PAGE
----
While tirelessly defending his trade to a variety of media types and professional gadflies, Nick becomes a reviled public figure who debates with Oprah Winfrey and Larry King. Buckley "has a good time lampooning the sort of evasion and misdirection we have come to expect from representatives of the tobacco industry as they attempt to brush off the suggestion that smoking causes lung cancer or that cigarettes are addictive," noted Jacob Sullivan of Reason. At the same time, the book skewers anti-smoking activists such as the ones who kidnap Nick and attempt to quiet him by attaching one hundred stop-smoking patches to him. Nick survives because, as a chain-smoker, his body is accustomed to large amounts of nicotine. A lively televised argument between Nick and the head of the National Organization of Mothers against Smoking, the director of the Office of Substance Abuse, and a teenage cancer victim suggested to Journal of Family Practice reviewer Adam Goldstein that real-life tobacco-control advocates "can learn a lot from reading this book, not the least of which will be to hone their media advocacy skills."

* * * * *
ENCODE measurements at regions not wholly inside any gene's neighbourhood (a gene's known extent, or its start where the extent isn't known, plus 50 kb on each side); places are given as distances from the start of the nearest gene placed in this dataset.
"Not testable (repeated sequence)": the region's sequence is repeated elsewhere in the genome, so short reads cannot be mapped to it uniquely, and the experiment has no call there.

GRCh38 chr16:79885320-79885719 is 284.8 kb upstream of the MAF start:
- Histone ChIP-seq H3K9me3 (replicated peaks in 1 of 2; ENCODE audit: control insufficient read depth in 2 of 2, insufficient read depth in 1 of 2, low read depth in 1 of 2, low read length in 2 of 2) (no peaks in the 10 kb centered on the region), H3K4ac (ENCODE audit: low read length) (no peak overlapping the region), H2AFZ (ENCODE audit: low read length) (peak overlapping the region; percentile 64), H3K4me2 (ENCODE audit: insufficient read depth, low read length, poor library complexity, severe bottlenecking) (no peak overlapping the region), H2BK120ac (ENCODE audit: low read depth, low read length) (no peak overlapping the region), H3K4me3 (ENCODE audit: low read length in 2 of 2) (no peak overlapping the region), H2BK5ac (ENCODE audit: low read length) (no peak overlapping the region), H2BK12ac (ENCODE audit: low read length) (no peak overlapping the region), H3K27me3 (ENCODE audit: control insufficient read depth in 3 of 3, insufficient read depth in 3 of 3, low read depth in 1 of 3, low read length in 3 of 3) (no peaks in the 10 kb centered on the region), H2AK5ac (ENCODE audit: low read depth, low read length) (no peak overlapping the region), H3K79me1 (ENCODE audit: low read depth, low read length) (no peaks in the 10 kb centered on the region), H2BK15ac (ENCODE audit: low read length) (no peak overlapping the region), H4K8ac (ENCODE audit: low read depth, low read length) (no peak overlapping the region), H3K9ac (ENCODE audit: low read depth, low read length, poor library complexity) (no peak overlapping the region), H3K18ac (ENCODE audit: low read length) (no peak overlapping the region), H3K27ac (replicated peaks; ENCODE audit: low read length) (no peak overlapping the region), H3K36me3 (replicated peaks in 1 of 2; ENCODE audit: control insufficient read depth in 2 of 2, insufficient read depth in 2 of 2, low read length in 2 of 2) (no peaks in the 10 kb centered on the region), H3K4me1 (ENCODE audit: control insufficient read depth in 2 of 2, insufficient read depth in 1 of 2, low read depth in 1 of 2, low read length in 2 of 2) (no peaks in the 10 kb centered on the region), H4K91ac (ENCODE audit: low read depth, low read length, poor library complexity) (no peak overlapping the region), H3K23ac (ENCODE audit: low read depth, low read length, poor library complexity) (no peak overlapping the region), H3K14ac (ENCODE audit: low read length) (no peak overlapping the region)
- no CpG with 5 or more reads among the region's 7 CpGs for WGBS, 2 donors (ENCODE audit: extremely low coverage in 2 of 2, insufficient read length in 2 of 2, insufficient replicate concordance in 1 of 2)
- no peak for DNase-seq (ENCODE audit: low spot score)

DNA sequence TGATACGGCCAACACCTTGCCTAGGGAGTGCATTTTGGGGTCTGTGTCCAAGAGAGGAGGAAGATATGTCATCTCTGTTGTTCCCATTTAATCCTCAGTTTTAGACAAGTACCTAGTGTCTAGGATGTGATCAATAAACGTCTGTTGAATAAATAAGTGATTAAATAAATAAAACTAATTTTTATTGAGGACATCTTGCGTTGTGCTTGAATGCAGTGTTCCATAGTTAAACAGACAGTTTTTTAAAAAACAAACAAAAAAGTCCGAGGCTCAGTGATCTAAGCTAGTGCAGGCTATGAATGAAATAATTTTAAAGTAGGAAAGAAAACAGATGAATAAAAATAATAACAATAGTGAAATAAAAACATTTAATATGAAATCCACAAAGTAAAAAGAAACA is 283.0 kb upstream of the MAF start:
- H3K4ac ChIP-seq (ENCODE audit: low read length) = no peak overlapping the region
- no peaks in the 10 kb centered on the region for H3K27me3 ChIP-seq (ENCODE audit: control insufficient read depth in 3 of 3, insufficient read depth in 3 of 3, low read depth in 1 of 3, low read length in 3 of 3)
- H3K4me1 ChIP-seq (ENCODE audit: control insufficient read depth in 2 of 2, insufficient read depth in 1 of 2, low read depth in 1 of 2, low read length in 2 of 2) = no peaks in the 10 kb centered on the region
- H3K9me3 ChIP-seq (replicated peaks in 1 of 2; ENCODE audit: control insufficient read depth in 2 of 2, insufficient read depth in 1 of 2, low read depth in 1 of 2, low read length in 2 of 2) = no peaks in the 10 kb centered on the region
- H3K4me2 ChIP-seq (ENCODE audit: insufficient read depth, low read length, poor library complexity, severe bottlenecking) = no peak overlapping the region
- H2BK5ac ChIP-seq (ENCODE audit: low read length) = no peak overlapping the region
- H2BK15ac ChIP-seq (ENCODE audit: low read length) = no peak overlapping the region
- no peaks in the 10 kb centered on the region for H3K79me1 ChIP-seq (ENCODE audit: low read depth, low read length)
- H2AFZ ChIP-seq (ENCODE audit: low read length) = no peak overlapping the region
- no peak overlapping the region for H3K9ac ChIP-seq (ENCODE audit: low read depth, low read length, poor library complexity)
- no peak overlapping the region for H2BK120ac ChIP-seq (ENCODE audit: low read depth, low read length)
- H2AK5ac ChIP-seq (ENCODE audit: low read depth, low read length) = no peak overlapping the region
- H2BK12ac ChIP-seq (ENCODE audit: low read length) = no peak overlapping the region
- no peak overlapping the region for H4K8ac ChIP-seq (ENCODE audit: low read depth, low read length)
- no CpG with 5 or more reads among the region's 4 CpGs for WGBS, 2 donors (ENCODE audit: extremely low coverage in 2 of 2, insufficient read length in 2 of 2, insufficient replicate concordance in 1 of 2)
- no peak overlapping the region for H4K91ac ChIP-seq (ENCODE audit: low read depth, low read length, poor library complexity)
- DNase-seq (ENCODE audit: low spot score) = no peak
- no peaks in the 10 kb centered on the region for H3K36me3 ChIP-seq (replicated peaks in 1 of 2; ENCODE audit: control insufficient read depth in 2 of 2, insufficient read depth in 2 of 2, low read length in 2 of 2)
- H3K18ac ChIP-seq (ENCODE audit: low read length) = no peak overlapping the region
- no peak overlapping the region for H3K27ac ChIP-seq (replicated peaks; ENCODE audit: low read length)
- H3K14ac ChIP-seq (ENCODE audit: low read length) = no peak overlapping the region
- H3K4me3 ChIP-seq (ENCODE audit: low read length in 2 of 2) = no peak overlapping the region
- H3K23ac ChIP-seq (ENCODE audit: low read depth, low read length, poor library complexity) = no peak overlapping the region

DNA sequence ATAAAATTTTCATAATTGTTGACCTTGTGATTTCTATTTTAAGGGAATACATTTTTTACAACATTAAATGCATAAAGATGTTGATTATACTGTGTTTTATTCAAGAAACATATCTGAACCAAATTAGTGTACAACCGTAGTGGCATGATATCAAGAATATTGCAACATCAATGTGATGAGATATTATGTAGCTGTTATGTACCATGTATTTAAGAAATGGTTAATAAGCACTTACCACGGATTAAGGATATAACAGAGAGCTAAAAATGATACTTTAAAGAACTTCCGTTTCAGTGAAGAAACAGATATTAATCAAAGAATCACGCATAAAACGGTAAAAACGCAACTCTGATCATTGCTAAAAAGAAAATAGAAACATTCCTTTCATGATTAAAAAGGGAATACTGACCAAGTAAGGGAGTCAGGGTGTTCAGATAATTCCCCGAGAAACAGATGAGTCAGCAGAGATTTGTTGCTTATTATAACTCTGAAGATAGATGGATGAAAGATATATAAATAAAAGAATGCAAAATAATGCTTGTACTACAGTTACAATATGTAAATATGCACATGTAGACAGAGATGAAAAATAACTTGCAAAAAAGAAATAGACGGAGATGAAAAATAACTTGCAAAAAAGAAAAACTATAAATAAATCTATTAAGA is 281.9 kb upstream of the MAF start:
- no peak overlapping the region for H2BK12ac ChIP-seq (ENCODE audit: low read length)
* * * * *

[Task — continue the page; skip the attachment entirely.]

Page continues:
Buckley adds layers of satire aimed at journalism and show business. When he calls the Washington Sun to complain about a story, he "ends up in voice-mail jail," according to Knight-Ridder/Tribune News Service contributor Michael Schaffer. Nick hears the following: "You have reached the Washington Sun's ombudsman desk. If you feel you have been inaccurately quoted, press one. If you spoke to a reporter off the record but were identified in the article, press two...." "But the most delicious scenes," commented Amos Blood in American Spectator, "come out of Hollywood," where Nick has gone to arrange a "product placement" deal for his cigarettes to dangle from the lips of a hot young star. The author "claims not to have known when he was writing the book that this kind of thing has in fact gone on for years in the movie business," Blood added.

Many reviewers lauded Thank You for Smoking as a welcome addition to modern American humor. Comparing the book to Buckley's two previous novels, National Review's Andrew Ferguson felt The White House Mess was "the funniest Washington novel since John Dean's memoirs," Wet Work was "darker and more ambitious," while Thank You for Smoking "is in its own way ... just as ambitious, at once a mystery, a political drama, and a knowing social satire of the first rank."